Counterintuitively, it’s dog lovers and their dogs — separately and together — that cause the greatest challenges for service dogs and their owners. When I asked for topic suggestions, a woman who uses a service dog for PTSD support responded about problems caused her and her dog by well-meaning people and/or their dogs.
Here’s an email I received from Stephanie Fontana, who proposed the topic based on a bad experience she and her service dog recently had in a Costco store, thanks to an inconsiderate dog owner.
“My name is Stephanie and I am a resident of Watsonville Ca, here on the central coast. My Service Dog is Iris Mae, a Queensland Heeler mix. She’s in her first year of training with Operation Freedom Paws, located in San Martin Ca.
“Iris and I have a close relationship as service dog and handler. Every week I train her, I learn something new about us as we work together towards becoming more independent and getting back to a regularly scheduled life :)”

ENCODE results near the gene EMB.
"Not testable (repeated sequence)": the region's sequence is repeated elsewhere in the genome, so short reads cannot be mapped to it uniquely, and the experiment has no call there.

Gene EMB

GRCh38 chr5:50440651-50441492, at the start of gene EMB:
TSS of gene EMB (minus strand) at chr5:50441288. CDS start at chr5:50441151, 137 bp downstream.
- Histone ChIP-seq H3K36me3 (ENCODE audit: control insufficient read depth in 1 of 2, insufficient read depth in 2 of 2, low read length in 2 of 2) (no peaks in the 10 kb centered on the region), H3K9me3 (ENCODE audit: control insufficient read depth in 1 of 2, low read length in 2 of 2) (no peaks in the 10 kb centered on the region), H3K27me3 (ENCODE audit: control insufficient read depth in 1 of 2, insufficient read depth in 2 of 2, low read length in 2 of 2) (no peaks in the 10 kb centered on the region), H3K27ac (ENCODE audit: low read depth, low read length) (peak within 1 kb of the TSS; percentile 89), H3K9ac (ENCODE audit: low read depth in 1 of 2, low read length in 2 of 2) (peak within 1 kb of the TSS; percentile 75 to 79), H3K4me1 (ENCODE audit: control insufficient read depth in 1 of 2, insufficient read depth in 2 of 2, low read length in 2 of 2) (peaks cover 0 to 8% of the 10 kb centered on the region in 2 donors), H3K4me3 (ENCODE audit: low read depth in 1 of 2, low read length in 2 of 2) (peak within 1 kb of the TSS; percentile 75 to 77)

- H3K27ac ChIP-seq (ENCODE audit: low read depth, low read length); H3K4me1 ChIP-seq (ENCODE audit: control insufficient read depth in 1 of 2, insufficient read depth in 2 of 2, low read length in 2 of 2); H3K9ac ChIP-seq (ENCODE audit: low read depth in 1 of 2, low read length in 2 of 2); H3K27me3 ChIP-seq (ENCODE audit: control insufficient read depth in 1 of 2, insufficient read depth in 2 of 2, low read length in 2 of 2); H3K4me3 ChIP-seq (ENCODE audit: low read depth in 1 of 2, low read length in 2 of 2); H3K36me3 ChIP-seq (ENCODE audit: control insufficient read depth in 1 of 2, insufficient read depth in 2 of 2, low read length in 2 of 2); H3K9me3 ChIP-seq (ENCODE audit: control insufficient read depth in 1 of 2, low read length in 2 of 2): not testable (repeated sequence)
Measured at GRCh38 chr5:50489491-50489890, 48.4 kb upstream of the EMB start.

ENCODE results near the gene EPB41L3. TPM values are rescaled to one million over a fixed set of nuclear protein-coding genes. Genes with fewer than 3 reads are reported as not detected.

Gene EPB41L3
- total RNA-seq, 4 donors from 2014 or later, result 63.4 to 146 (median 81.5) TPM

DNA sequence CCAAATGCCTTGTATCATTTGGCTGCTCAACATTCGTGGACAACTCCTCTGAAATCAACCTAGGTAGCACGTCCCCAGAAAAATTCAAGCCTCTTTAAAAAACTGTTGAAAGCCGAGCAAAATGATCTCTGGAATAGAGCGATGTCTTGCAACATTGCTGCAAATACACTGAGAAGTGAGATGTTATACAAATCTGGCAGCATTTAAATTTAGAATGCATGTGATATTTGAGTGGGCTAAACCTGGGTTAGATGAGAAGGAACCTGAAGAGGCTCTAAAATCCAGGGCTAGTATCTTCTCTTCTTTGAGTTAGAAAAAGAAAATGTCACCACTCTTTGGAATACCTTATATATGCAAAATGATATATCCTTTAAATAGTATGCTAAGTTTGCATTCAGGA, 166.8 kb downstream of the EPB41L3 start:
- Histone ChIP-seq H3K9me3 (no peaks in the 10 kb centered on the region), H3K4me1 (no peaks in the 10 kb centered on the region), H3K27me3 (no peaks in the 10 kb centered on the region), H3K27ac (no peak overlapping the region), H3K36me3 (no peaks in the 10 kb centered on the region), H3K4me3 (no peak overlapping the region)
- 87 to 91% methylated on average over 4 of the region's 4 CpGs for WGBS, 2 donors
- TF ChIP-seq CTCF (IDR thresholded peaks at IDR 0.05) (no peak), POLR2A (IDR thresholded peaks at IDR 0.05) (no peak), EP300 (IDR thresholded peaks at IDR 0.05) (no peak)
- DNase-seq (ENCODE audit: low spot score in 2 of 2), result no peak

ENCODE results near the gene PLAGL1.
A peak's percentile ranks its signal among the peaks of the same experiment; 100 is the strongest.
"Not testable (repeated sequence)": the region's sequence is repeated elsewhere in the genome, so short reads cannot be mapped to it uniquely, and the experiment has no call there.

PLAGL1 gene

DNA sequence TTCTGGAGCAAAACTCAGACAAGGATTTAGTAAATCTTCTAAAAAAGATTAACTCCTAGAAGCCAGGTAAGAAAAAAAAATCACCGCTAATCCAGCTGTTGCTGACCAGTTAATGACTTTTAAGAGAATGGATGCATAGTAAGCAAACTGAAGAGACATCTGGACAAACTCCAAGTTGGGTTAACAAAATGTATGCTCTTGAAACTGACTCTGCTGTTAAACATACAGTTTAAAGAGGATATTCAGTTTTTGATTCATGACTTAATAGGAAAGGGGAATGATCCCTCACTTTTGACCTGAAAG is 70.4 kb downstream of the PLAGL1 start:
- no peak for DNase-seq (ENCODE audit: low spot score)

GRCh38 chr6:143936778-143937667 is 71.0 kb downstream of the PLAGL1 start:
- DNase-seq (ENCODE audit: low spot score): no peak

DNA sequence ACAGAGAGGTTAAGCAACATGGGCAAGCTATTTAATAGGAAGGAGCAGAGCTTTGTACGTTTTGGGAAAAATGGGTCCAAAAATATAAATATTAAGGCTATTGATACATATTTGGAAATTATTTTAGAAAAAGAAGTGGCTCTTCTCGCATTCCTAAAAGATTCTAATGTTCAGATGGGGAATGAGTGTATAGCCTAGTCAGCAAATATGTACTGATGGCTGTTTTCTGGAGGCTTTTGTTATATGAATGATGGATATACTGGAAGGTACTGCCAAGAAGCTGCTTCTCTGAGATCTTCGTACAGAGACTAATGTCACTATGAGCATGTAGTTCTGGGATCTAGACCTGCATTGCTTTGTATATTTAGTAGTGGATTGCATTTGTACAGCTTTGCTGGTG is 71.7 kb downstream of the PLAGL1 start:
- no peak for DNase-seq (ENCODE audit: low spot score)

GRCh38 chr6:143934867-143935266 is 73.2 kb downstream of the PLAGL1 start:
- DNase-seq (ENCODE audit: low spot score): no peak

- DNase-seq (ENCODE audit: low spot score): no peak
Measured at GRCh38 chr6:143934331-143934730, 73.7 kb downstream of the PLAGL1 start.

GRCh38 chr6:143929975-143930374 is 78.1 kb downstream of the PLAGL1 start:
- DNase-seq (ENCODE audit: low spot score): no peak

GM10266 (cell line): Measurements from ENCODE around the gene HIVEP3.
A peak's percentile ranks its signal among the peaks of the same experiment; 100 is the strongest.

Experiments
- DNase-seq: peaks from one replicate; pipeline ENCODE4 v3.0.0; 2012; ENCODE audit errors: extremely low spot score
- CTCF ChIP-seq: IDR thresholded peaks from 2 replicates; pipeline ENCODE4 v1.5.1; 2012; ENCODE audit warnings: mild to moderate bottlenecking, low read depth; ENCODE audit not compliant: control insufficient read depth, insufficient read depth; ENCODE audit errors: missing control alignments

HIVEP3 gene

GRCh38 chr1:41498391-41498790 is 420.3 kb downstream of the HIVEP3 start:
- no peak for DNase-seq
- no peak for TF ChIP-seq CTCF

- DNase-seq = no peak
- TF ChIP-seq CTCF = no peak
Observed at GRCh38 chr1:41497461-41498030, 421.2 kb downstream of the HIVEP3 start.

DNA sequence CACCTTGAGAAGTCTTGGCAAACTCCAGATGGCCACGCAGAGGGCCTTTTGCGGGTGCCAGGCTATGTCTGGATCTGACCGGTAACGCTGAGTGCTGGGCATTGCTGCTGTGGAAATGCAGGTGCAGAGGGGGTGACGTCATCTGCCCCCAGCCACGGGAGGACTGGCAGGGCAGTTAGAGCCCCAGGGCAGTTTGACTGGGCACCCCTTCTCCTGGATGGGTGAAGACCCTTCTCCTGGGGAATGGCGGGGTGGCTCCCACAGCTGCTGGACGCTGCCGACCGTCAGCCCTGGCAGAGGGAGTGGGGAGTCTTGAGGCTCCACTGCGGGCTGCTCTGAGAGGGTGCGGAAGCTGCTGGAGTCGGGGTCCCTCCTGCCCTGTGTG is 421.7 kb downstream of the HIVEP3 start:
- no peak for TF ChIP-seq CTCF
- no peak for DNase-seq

During the podcast, Stephanie talks about the bad experience and the negative impact it had on both her and her dog.
My other guest, Mary Cortani, is the founder and CEO of Operation Freedom Paws. Founded in 2010 when a former Marine approached her in seeking assistance in acquiring a service dog to help him overcome an anxiety disorder caused by combat hyper-vigilance. Please read more about Mary and becoming how she became a CNN Heroes recipient in 2012.
Founded in January 2010, Operation Freedom Paws is a 501(c)3 non-profit organization that matches dogs with individuals who have Post Traumatic Stress (PTS), Complex-Post Traumatic Stress (CPTS) and/or Traumatic Brain Injury (TBI) symptoms, or other physical, neurological, psychological or mobility needs.
We train the individual to train their own dog, and then certify them together as a service dog team. It’s been an incredible learning journey and outlet for myself this past year as I felt with the challenges of also caring for a sick family member.
Please check out their website for more information